Al Critchlow

Al Critchlow is a painter living in the Solway region of Cumbria, overlooking the estuary. For Artful Ways, Al met with Laura Harrison for night time walks in the Solway Firth at Bowness on Solway and Burgh by Sands.

“Laura and I shared two walks at different points on the Solway estuary. Both were night-time walks, the first starting at Bowness on Solway, exploring the shore and walking out onto the estuary with the retreating tide. The second was at Old Sandsfield.  Our practices are very different, but our shared enthusiasm for the Solway Firth and the mysteries of night-time provided our starting point.

On both walks we spent time making our own notes and recordings (drawings and paintings for me, video footage for Laura) as well as walking, talking and exploring together. I was walking barefoot on the estuary sand (satisfyingly oozy and surprisingly warm!). After the night walks I returned in the daylight and was met both times by our footprints from the previous night’s wandering.

Drawing at night offers a special connection to a place. The darkness means that the drawings are about sensory information beyond sight. Sounds, movements, temperature and the textures and trickles beneath my feet are present in the marks.

The experience of walking in this place at night puts all things into perspective. The constant ebb and flow of the tide offers a clear link to the moon. Our first night was very bright with a huge orange moon, the second much cloudier and perfectly still. 

Our Artful ways walks took place between 11.30pm and 3am. Laura and I both enjoy darkness and night-time as a place to enter. It offers a new perspective on the world, rich with unseen possibility. It is a place for wonder and reflection. It is also polluted beyond measure. Light pollution and noise pollution are particularly obvious. Robert Macfarlane points out that ‘people often go into the darkness to see’. There has never been a more important time to seek illumination.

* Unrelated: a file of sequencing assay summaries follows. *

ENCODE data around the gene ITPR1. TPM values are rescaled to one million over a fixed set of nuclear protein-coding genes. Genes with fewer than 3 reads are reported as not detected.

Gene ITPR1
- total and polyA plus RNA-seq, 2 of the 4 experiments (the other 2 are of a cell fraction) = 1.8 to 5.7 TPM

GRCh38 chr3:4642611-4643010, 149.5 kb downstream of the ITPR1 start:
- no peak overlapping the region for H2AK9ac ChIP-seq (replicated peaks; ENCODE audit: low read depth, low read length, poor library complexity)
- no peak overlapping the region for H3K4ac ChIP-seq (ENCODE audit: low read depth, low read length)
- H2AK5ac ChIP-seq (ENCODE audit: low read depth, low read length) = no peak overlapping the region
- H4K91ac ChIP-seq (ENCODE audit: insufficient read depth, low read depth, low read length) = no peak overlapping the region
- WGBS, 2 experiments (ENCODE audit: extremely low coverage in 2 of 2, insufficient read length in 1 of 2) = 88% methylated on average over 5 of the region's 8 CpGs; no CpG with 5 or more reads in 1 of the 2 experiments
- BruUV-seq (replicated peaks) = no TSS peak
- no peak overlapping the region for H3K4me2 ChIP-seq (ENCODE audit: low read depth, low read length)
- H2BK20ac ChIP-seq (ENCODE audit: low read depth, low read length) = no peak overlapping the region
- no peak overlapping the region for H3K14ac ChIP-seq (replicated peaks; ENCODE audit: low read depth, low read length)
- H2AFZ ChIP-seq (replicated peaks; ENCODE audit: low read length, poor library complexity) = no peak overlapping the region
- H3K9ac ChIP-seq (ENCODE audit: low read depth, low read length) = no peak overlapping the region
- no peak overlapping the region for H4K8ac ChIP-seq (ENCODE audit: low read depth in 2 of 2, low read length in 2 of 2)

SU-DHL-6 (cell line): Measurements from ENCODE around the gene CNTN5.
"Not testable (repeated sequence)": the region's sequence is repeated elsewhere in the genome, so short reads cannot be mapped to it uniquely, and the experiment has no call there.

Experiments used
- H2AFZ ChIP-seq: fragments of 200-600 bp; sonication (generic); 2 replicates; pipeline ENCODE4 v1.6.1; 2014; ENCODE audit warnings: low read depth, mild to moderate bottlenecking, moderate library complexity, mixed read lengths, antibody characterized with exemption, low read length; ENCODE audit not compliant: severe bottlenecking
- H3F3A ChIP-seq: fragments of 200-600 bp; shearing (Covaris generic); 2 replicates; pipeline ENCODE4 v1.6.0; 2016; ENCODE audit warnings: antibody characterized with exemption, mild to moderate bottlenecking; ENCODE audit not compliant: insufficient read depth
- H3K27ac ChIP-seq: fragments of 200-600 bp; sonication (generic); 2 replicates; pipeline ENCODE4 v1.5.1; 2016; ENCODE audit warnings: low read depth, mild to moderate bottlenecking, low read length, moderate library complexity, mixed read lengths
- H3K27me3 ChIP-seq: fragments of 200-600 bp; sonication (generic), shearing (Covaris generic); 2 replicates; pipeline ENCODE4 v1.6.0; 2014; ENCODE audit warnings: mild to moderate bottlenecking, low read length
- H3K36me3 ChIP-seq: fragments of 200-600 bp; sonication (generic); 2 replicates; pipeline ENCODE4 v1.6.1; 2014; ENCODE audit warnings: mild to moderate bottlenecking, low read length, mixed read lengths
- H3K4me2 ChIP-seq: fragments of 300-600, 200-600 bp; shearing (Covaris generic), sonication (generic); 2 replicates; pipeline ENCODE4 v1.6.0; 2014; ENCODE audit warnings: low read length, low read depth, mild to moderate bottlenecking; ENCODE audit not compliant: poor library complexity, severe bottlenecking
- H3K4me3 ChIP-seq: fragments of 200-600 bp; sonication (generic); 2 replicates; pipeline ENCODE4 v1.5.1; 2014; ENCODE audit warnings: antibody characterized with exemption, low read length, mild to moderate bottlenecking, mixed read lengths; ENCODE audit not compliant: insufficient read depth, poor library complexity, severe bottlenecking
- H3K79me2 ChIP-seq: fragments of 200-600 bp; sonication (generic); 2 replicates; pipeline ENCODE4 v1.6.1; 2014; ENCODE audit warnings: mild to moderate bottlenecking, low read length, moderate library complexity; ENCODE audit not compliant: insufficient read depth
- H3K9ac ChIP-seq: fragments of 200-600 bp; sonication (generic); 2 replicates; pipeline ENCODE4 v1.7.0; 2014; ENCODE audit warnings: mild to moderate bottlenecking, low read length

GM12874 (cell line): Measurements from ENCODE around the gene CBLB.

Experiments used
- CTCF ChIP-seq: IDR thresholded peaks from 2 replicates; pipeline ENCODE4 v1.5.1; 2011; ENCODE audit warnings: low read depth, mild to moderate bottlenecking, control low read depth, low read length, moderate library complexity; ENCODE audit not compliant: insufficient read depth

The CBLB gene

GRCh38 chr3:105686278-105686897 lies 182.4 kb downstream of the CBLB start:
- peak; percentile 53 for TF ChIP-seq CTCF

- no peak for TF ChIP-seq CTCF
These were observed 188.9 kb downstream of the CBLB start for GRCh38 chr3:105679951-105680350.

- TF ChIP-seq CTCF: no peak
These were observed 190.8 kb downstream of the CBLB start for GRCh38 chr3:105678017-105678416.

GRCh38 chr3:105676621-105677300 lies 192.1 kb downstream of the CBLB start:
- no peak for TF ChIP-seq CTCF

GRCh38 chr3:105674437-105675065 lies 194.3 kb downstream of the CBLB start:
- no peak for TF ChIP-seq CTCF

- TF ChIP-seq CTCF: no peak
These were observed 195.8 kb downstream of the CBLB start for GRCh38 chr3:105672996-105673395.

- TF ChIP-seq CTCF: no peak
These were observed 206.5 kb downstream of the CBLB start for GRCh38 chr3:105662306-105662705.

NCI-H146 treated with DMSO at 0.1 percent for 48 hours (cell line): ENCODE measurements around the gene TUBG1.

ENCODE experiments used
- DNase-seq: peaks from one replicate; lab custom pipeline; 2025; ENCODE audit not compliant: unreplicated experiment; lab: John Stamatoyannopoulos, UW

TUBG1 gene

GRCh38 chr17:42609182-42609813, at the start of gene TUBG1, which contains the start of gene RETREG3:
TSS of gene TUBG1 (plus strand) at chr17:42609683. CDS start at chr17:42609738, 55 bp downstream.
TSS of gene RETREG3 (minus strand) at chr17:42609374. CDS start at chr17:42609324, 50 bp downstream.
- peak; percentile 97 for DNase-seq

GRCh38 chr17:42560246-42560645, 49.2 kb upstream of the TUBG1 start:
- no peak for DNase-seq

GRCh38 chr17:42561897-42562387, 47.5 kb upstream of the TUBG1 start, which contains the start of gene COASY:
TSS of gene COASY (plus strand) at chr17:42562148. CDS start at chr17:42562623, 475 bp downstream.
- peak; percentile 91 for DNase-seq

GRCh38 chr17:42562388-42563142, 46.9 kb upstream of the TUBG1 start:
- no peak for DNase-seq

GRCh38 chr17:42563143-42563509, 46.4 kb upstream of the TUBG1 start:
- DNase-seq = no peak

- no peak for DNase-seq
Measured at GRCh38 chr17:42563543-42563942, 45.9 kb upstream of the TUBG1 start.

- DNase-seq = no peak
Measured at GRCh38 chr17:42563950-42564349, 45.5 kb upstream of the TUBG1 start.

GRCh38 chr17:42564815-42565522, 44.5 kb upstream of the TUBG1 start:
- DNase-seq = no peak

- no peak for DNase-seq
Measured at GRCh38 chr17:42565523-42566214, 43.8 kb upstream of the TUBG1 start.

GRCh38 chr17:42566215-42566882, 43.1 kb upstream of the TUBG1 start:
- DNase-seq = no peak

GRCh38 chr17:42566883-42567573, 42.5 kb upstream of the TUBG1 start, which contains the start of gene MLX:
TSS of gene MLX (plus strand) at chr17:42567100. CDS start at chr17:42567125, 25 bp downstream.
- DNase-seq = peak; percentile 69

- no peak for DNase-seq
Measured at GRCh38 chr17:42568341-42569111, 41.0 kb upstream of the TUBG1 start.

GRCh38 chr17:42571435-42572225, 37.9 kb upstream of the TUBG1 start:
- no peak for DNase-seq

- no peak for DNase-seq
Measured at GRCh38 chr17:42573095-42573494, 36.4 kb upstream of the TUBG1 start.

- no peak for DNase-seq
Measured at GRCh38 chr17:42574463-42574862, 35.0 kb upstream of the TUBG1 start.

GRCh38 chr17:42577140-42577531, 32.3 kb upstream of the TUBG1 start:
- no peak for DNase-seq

These small ‘Nocturne ‘paintings are reflections on our nighttime estuary exploring. At one point Laura shone her red light into the water and for a moment we watched this dimly lit underwater world teeming with life beneath the surface. ‘Nocturne 4’ had this moment in mind … an unknown space opening into another element.

Nocturne 4, Al Crichlow

Answering the Three Artful Questions


Creativity allows time and space for imagination. It is a way of allowing yourself expanded headspace- where interesting connections can be made in the abstract layer of thinking…some people might call that day dreaming! I view it as vital for generating new possibilities and noticing potential ways ahead.


The challenges of successive lockdowns have provided pause for thought in all sorts of ways. I have missed inviting friends around and of course, the pub! I have missed the freedom to roam at will and seeing exhibitions in ‘real life’. However, new possibilities abound because of it- I have made so many new connections across the country and internationally with other artists. Inclusion in discussions and events which would normally be impossible because of geographical location has opened up my mind to all sorts of new opportunities. Connecting with other people who are ‘on my page’ is brilliant. There is exciting new potential along with the sobering realities of this situation, and much kindness. 


I think that the first step in collectively caring for our environment is in noticing it … properly. Taking time to slow down and notice the world around us and recognise ourselves as part and parcel of it. Once we truly acknowledge the interconnectedness of all life we will be better placed to respect and look after our precious environment.

I believe that art in all its forms helps us to understand what it is to be human in the world. Not allowing plastic and chemicals into our seas. Not allowing governments to prioritise money over environment. Challenging irresponsible political decisions and encouraging individual thoughtfulness, creativity and responsibility for our environment as well as a collective responsibility to work together for the good of the world.  

Making art which inspires noticing and reflection seems important to me, highlighting connections and possibilities, offering a deep form of communication which can cross boundaries of language and culture and ultimately offer a way ahead.

3 thoughts on “Al Critchlow

  1. Helen McKenna-Menges says:

    Thanks for sharing this, LOVE the concept and the actual art too, allowed us to share the stillness and magic, thank you

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